Kenya: Striking Nurses Back in Court

| January 8, 2013 | 0 Comments

Nairobi — Striking nurses have gone back to court seeking a review of a ruling given by Industrial Court Judge Maureen Onyango on Friday declaring their strike illegal.

Onyango ordered the nurses to go back to work as the court deliberates their petition on the registration of the Kenya National Union of Nurses (KNUN) considering they are essential service providers.

National Nurses Association of Kenya (NNK) Chairman, Jeremiah Maina, contended that proper legal procedure had not been followed in overturning of an earlier ruling given by Judge David Marete.

“We are still going back to the Industrial Court. There are still several steps to go to get to the Supreme Court so we are not done with the justice system.”

Marete had on December 28 ruled that nurses have a right to strike and to form a union calling for dialogue between them, the Ministries of Labour, Medical Services and Public Health.

Maina said the ministries snubbed the order and that only the Public Service Commission had engaged them despite numerous attempts to reach the relevant Permanent Secretaries.

“The Ministry of Labour called us for a meeting just to tell us ‘let us meet in court tomorrow.’ We had served the Ministry of Public Health, the Ministry of Medical Services… they never took the initiative to even call.”

Onyango said the orders issued by Marete could not stand as the ministries concerned had not been given sufficient time to respond to the suit filed by the striking nurses.

“The basis of the orders on Friday is that the parties were not given a chance to be heard and we were not given a chance to be heard either because when we went on Friday we were going for a mention.” Maina explained.

The NNK chairman said they went to court on Friday expecting to give an update on the consultations Marete had called for: “You cannot go for a mention then a judge turns it to be a hearing and a judgment.”

Maina vowed the strike called by the KNUN and NNK on December 3 will not end until their demands are met: “It took 20 years to get a new Constitution; we’ve only done 34 days.”

“We never went on strike to go to court. We went on strike to have our issues addressed. It’s unfortunate that nobody will listen to us other than the court.”

The striking workers want KNUN registered, nurses on contract hired on a permanent and pensionable basis, their allowances increased and the hiring of a larger pool of nurses.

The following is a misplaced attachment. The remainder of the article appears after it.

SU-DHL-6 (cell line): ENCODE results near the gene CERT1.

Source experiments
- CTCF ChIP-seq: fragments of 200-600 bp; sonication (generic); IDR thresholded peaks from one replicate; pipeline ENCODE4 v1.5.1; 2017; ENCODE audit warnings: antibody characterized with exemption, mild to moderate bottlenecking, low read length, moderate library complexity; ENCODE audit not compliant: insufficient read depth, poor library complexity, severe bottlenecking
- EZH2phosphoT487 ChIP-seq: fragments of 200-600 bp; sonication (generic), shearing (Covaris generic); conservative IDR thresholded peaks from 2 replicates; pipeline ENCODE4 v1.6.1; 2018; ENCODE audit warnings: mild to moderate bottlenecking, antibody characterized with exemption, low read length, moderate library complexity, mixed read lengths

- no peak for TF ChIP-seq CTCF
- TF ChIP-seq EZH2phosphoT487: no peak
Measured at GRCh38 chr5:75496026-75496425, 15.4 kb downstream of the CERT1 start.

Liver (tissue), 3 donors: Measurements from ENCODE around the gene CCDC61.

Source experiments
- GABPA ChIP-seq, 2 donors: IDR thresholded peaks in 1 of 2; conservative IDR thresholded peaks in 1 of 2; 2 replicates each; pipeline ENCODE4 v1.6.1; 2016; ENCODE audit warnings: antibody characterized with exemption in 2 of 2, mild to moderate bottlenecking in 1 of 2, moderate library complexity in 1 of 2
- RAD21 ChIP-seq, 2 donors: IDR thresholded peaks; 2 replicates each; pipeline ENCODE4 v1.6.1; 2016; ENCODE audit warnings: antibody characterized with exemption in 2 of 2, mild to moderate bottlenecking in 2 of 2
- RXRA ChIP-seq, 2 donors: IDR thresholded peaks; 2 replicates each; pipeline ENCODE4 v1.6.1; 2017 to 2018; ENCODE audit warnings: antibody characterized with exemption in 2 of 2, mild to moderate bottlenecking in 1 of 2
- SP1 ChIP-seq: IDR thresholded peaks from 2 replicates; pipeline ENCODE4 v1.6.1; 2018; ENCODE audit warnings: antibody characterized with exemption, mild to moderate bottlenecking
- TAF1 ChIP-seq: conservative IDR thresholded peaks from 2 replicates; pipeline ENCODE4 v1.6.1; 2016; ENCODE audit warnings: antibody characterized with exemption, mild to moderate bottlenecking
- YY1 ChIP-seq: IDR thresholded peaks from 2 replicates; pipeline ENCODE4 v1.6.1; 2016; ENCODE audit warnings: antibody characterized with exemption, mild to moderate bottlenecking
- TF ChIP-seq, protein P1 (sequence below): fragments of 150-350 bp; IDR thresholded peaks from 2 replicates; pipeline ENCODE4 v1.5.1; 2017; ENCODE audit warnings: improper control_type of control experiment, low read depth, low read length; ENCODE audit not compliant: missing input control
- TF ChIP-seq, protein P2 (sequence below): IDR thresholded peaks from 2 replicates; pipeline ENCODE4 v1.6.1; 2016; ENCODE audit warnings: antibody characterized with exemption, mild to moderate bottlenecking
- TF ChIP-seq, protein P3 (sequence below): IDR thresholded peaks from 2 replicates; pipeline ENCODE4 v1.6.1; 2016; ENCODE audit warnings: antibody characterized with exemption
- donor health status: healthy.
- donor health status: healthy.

“One nurse to a hundred patients is not nursing. That is called witchcraft,” Maina said emphasising the need for more nurses.

Maina ruled out the possibility of their going back to work while their grievances are addressed.

“It’s better you stay out; when you are going back there, you know you have gone back to work. You are not postponing a strike so that you are in a strike mode throughout. You have to do things once and for all.”

The manner in which their strike was declared illegal, Maina added, was inconsistent with set practice.

“Once you give a strike notice that is when the Minister or the AG [Attorney General] is supposed to move to court and say if you go to strike it is illegal.”

“But you don’t wait for people to strike for 30 days then you wake up and say… excuse me, your strike is illegal.”

The ruling issued on Friday did not go down well with nurses in Kisumu where more than a hundred of them blocked traffic on Oginga Odinga Street while carrying out demonstrations Monday.

Nyanza Provincial General Hospital, Kakamega Provincial General Hospital, Kajiado District Hospital, Mombasa Provincial General Hospital and Machakos General Hospital have been the hardest hit but nurses at Kenyatta National Hospital refused to join the industrial action after the referral hospital’s management promised to increase their allowances and put in motion promotions long overdue.

Maina classified the withholding of their December pay and Medical Services Minister Anyang’ Nyong’o’s move to replace the striking workers as intimidation tactics and said it would not result in their return to work.

“Nurses are not cabbages and if there were cabbages he could have gotten more of them. He has put up advertisements twice. Why didn’t he get nurses? We are a scarce resource in this country so we must protect what we have.”

“Alternatively, they are going to run away because there is a shortage of nurses around the globe. We can work anywhere. Our mothers, our fathers, our sisters and brothers require us in this country.”

The nurses strike, Maina said, would not be the end of the government’s healthcare woes if it did not take immediate action to bring an end to the industrial action.

“Tomorrow Kenyans are going to go to court because of Article 43. It is an obligation of government to provide quality healthcare. We are advising the government to put their house in order before Kenyans wake up and take them to court.”

Culled from :Here

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